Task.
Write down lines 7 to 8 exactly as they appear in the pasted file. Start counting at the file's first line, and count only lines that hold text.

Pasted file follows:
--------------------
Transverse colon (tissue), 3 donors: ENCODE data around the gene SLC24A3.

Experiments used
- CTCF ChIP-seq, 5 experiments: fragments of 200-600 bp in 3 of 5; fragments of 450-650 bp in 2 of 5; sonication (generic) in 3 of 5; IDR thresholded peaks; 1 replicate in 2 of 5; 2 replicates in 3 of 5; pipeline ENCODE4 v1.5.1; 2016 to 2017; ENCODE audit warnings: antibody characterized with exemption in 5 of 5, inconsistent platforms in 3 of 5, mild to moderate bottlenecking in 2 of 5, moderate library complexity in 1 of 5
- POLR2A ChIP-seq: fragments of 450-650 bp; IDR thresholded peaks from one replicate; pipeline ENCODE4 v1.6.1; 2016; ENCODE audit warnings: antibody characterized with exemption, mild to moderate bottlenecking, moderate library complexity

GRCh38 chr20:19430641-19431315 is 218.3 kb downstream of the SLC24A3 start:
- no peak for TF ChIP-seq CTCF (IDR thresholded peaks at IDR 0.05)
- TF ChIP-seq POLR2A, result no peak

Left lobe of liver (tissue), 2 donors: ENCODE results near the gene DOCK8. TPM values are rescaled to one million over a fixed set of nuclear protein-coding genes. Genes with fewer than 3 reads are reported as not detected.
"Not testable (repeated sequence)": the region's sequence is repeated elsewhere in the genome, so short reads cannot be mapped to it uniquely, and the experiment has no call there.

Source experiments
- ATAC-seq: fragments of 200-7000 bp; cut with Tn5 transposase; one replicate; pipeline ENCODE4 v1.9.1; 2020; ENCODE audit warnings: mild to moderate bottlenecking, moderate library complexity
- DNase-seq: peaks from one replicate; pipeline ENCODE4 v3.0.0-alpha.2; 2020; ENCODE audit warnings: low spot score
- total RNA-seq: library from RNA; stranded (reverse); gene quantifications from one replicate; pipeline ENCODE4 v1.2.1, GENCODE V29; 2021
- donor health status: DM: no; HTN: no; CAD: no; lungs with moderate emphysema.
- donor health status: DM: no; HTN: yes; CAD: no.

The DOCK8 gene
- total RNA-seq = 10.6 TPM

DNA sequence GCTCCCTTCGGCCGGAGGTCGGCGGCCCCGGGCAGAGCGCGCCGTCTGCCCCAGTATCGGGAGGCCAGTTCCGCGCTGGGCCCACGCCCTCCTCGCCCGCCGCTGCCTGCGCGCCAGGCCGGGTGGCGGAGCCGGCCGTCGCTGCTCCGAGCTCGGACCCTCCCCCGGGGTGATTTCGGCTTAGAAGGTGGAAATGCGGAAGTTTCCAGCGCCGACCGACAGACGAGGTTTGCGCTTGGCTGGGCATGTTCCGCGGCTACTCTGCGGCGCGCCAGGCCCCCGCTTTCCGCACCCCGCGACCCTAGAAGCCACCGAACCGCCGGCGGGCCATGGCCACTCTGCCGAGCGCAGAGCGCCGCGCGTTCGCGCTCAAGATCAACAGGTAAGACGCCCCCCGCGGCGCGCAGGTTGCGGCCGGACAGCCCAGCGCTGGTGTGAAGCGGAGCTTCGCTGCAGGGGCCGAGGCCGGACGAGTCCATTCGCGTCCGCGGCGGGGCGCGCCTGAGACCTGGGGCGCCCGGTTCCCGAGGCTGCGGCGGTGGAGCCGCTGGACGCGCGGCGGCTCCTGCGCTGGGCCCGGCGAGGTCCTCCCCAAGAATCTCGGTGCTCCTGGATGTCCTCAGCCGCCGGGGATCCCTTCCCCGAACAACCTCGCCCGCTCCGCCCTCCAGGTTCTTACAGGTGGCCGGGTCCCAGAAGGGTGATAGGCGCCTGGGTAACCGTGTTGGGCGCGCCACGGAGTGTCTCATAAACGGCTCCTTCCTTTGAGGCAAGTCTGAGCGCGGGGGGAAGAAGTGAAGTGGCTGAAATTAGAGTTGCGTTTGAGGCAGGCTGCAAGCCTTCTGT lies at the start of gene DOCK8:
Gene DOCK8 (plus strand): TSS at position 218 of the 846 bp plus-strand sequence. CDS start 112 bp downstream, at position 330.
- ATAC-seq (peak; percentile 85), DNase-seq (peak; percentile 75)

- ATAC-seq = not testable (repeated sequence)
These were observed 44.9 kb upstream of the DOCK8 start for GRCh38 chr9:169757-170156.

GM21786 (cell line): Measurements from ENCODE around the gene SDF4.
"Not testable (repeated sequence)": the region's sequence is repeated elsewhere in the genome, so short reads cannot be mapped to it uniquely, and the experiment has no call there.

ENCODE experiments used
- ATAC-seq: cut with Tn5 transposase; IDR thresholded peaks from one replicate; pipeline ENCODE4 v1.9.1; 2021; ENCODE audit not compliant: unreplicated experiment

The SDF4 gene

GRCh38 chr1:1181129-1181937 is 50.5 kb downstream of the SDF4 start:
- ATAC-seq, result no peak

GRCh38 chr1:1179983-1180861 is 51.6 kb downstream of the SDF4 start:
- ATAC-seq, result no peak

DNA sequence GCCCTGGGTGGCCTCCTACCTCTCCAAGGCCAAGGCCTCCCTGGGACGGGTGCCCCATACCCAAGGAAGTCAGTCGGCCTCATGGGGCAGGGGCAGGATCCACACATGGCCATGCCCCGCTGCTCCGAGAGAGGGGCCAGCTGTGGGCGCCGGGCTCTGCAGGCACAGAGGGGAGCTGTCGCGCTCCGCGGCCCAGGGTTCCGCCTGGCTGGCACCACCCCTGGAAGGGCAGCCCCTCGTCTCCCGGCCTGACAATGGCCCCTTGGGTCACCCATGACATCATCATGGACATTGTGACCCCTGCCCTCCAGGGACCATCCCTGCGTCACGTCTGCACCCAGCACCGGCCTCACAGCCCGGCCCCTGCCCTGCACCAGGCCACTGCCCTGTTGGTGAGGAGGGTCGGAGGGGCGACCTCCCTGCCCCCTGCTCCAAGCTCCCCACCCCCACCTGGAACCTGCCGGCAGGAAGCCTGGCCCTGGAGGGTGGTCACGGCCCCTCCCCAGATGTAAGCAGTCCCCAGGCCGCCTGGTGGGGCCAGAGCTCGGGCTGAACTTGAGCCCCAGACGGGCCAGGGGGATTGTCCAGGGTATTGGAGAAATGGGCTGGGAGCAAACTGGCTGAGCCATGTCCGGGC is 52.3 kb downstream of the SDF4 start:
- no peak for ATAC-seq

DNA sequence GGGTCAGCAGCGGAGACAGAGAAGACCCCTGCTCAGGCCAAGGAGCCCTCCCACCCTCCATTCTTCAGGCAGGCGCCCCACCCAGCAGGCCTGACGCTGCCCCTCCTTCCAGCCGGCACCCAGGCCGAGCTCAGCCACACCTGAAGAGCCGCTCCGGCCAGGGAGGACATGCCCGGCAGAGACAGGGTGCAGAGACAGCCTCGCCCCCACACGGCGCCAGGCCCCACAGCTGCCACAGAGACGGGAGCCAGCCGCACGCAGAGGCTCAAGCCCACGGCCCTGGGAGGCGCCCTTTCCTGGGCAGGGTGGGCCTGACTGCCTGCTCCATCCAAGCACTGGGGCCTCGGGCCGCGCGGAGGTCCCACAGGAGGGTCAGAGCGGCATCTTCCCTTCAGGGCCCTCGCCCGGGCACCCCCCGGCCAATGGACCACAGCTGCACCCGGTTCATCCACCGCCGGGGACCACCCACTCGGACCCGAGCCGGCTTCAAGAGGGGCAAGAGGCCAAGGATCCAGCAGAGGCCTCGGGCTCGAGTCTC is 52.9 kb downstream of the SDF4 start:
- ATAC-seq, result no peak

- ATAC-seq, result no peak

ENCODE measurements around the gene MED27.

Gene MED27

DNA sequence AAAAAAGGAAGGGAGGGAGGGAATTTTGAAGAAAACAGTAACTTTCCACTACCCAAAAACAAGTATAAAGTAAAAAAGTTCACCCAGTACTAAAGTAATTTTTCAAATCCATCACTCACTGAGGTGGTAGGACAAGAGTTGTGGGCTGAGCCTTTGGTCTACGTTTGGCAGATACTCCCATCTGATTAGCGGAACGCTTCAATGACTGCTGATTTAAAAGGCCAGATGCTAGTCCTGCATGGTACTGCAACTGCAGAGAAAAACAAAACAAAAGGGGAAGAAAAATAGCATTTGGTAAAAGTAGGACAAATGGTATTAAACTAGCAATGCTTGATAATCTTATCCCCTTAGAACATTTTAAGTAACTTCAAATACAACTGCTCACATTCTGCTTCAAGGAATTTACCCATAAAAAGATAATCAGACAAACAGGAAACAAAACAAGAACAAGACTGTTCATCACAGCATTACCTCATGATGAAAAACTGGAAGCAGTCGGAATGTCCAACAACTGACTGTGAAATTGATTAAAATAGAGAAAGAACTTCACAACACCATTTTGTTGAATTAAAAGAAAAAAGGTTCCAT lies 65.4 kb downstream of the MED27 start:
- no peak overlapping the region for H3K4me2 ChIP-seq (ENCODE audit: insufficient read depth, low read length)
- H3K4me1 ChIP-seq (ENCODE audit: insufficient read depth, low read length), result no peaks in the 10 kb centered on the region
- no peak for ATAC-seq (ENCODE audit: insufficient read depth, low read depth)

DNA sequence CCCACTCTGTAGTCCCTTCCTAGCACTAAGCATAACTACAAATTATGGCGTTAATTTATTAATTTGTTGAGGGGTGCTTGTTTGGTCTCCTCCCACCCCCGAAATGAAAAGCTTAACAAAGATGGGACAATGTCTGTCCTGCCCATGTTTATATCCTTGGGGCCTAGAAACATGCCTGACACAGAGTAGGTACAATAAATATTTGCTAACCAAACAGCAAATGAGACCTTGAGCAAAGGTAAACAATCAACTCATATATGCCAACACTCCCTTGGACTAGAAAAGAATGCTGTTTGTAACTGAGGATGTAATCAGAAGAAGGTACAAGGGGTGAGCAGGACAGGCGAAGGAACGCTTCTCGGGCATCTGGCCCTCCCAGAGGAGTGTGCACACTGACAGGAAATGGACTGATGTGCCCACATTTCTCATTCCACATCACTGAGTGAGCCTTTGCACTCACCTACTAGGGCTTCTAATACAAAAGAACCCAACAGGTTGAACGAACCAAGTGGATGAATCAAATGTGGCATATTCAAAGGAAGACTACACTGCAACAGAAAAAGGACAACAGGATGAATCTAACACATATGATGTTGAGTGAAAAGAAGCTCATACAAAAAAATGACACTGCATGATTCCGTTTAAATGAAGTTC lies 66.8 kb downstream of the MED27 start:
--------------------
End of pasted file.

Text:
- TF ChIP-seq POLR2A, result no peak

Left lobe of liver (tissue), 2 donors: ENCODE results near the gene DOCK8. TPM values are rescaled to one million over a fixed set of nuclear protein-coding genes. Genes with fewer than 3 reads are reported as not detected.